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New UF/IFAS Blueberry Growers Guide Pesticide Module

The UF/IFAS Blueberry Breeding Program is releasing a new pesticide module on February 6, as part of its UF/IFAS Blueberry Growers Guide app.

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Winter and Early Spring Management Items December - January

December – January 

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Variety Is Key

Managed Bumble Bees Are a Great Way to Bolster Pollination

Are they right for me?

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Thank You For Your Service!

This year is one of transition for the FBGA Board membership. Several old hands who have guided us through challenging years are stepping down to focus on other important obligations with their endorsement of the concept that new board members bring new perspectives and ideas to refresh the board and broaden its inclusion of other growing regions.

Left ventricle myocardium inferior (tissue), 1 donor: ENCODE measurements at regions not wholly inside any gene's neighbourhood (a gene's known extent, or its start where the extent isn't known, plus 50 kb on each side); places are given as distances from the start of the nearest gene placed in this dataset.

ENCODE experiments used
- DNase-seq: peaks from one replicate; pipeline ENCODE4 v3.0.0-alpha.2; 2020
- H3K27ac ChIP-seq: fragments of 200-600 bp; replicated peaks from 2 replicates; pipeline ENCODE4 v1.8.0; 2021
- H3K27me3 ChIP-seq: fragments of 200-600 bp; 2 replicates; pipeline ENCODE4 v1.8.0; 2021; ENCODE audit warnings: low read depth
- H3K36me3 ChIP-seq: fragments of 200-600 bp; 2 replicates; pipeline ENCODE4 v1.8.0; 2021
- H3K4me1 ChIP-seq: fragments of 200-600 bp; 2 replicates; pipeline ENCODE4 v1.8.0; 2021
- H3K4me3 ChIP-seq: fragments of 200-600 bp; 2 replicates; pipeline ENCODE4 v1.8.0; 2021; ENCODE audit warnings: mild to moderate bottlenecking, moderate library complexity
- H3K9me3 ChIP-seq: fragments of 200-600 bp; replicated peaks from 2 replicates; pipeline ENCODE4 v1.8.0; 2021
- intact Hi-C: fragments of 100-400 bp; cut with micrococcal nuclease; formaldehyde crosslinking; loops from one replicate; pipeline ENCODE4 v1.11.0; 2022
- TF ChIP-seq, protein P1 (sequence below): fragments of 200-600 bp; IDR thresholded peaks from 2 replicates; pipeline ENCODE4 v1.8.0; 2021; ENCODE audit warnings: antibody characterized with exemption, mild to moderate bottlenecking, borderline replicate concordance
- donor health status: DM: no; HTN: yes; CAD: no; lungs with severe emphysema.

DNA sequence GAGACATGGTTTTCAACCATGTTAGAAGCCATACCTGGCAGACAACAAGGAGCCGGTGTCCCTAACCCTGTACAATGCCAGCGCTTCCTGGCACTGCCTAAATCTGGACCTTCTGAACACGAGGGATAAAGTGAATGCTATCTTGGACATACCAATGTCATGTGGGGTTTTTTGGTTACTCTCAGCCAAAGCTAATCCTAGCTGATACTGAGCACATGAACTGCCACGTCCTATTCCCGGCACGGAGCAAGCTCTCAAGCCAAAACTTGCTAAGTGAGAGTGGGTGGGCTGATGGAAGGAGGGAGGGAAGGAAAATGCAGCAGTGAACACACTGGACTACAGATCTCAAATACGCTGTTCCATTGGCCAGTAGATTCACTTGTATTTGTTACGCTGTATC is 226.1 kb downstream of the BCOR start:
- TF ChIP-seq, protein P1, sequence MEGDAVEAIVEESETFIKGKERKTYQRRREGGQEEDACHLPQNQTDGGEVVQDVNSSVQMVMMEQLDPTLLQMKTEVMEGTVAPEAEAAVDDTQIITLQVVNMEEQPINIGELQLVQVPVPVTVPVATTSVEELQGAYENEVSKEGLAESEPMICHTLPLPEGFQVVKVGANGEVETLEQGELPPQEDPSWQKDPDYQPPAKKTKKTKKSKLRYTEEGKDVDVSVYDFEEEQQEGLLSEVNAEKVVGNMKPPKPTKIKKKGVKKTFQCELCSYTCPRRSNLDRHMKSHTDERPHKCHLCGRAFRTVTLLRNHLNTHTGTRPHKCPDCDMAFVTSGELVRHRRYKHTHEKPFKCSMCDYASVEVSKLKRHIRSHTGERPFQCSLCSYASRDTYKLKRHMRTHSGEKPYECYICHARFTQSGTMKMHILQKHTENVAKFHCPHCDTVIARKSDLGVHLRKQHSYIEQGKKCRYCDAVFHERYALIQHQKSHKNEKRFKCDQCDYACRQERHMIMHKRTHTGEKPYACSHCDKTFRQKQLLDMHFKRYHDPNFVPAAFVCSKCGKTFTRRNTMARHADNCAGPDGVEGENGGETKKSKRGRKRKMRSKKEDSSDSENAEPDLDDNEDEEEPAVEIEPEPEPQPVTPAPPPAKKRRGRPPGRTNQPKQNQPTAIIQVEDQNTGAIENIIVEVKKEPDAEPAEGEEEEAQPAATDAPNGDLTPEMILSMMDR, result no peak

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Thirsty for Growth

Proper Irrigation Is Critical for Blueberries in Late Winter and Spring 

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Fight the Freeze

Protection Checklist

Virtually all blueberry fields in Florida are subject to late winter or early spring freezes that can cause serious reductions in yield. Below is a list of activities for freeze preparation. The list was originally published by Mike Mainland in the North Carolina Blueberry News, Vol. 7, No. 1and has been modified by IFAS faculty and FBGA board members. 

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Bug of the Month

Newer Acaricides Effective in Fighting Blueberry Bud Mite 

The blueberry bud mite (Acalitus vaccinii (Keifer), is an important pest of southern highbush blueberry in Florida. It belongs to a group of microscopic mites known as eriophyid mites. Adults are about 200 microns long, cigar-shaped, wormlike in appearance, transparent and mostly colorless, and disperse primarily by air. All four life stages of the blueberry bud mite live together in large clusters within the scales of the blueberry bud and reproduce there rapidly, with each female laying up to 200 eggs. The length of time to mature from egg to adult is approximately 15 days at 66°F (19°C). The bud mite population has been observed to peak as early as February in Florida, then decline during the hot summer months of June through September. During fall and early winter, all four life stages can be present in low numbers between the scales of dormant floral buds.